An artwork cannot be created without first feeling it inside. The Personal Healing begins by going within to create a personal vision of peace. Participants must first do the inner work of believing that peace is possible and removing any resistance to that belief. This can be the most difficult part… particularly if there is a great amount of conflict within, or at home, or in the communities. Participants must consciously make a shift within themselves by releasing feelings and images of conflict, and shift into an inner place where they can imagine peace; generating a feeling of resolution to conflicts, and feeling it within themselves.

Rachel Bowers - Innerspace, The Global Art Project for Peace 2006

Figure 4: ‘Innerspace’ by Rachel Bowers, The Global Art Project for Peace 2006.

Community Healing happens when individuals or groups join together to create their artwork. This gives community leaders and teachers an opportunity to facilitate the sharing and discussion of ideas for peace. After completing their art, individuals and groups share their art with their local community during the first three weeks of April. The art could be displayed or performed at museums, in schools, in a hospital, a public library, gallery, bank, park, a restaurant – wherever people feel comfortable sharing their personal visions.

Art Blue - Untitled 1998, The Global Art Project for Peace 1998.

Figure 5: ‘Untitled’ by Art Blue, The Global Art Project for Peace 1998.

Global Healing occurs during the last week of April, when art is sent to an individual or group in another location. Sending the art to a stranger is a tangible act of unconditional love and generosity. The art that is received is exhibited to give local people an opportunity to experience diverse visions of peace from around the world. This acts as a stimulus to learn about other cultures and discuss alternative ways of experiencing the world.

Untitled, by Sandra Kimball, The Global Art Project for Peace 2014.

Figure X4: Untitled, by Sandra Kimball, The Global Art Project for Peace 2014.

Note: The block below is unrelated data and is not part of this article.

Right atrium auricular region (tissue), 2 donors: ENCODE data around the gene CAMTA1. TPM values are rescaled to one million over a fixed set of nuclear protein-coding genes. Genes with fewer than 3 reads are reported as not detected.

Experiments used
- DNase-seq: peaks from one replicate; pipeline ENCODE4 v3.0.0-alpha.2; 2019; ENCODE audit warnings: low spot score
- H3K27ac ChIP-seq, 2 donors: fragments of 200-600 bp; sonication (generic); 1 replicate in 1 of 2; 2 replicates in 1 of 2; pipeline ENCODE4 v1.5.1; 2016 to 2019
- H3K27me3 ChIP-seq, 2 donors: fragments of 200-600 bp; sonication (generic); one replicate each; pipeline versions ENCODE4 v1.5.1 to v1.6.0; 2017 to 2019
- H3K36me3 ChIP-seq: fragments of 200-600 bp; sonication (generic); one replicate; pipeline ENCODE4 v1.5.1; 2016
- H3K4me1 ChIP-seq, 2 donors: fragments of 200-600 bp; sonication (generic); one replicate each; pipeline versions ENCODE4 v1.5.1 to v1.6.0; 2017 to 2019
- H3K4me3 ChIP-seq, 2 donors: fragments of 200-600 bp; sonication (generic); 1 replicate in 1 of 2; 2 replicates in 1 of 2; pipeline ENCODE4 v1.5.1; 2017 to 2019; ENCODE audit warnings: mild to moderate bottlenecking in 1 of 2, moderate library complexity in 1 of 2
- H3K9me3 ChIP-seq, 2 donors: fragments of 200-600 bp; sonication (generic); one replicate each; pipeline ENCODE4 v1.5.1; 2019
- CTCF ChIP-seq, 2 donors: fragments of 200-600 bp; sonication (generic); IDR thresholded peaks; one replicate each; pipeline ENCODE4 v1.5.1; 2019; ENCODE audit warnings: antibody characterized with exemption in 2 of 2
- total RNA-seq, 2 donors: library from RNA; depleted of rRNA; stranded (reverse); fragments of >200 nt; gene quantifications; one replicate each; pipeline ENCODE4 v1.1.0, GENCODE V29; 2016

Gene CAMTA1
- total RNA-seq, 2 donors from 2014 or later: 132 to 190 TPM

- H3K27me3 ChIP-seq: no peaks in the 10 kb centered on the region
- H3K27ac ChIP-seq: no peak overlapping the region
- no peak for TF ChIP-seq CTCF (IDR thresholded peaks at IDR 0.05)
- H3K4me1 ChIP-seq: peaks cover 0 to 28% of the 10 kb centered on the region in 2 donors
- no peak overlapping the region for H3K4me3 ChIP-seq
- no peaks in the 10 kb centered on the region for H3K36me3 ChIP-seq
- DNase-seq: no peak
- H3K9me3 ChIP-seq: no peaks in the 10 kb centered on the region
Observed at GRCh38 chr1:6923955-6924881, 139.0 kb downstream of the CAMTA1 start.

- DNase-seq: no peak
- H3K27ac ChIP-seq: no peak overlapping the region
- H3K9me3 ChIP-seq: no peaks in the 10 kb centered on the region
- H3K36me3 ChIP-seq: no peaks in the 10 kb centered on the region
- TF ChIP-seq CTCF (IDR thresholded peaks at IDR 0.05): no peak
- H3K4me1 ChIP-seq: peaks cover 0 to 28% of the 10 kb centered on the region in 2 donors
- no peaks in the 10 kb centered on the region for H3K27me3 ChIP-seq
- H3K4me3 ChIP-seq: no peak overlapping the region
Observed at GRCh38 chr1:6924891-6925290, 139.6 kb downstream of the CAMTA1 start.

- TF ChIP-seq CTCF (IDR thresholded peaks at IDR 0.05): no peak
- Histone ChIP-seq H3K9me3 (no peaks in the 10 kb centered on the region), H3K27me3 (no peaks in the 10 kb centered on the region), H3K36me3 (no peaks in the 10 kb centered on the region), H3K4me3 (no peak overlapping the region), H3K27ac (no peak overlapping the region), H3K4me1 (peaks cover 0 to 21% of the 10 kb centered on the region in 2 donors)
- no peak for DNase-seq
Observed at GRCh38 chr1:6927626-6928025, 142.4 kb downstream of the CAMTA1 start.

The visions of peace created by thousands of participants simultaneously encircle the earth. It’s exciting to imagine the power of all that combined energy focused on the intent of creating a peaceful future. Participants engage their imaginations to focus on the world they wish to create. As a global community we have great power as we work together towards healing and peace.

MB Hopkins - Woman Hugging World, The Global Art Project for Peace 2000.

Figure 6: ‘Woman Hugging World’ by MB Hopkins, The Global Art Project for Peace 2000.

What do you mean by the term ‘We Are All One’? You were also talking about ‘energy divided’, and ‘threads that need to turn back to a cloth’…?

We’ve been seeing the world and interacting with it using only our outer senses, which makes it appear that everything is separate. It’s time to begin using our inner senses too. When we use our inner senses it becomes apparent that everything is connected and what we do affects all other beings that share our world. When we have that inner knowing, it affects the way we think and act.

'Earth Angel', by Margot Slowick, The Global Art Project for Peace 2014.

Figure X4: 'Earth Angel', by Margot Slowick, The Global Art Project for Peace 2014.

You have spoken about an out-of-body experience in your early 20s, where you entered a vortex of energy and came out in another dimension.

Yes. I’ve had mystical or peak-experiences since childhood. I’ve always considered them to be lessons about reality that I’m being given. The out-of body experience that precipitated my artwork, Origins, was one of the most intense of these experiences. One day I was up very late contemplating the big question, ’Who Am I’. I started hearing a shrill ringing in my ear. Because it was much louder and more intense than a normal ringing, I knew that something was going to happen so I went into the bedroom and lay down on my bed. As soon as I did, my consciousness started going down into a powerful, swirling vortex of energy. It felt like being in the centre of a tornado. I was terrified, because I knew that I was leaving this dimension and I was afraid that I wouldn’t be able to come back. My fear brought me out of the experience. I thought, ’If this happens again, I’ve got to have the courage to go with it because I could learn something.’

Katherine Josten - Space 1984

Figure 7: ‘Space’ by Katherine Josten, oil on canvas, 84”x 70”, 1984.

Sure enough, the next night it happened again. This time it lasted a little longer but the energy was so powerful that my fear took over again. The third night I was able to control my fear and allow my consciousness to go down into the swirling vortex. I gave a mental call for help and when I did, I suddenly found myself speeding through space. All of my senses were heightened far beyond what I knew to be possible. That was just the beginning of the experience.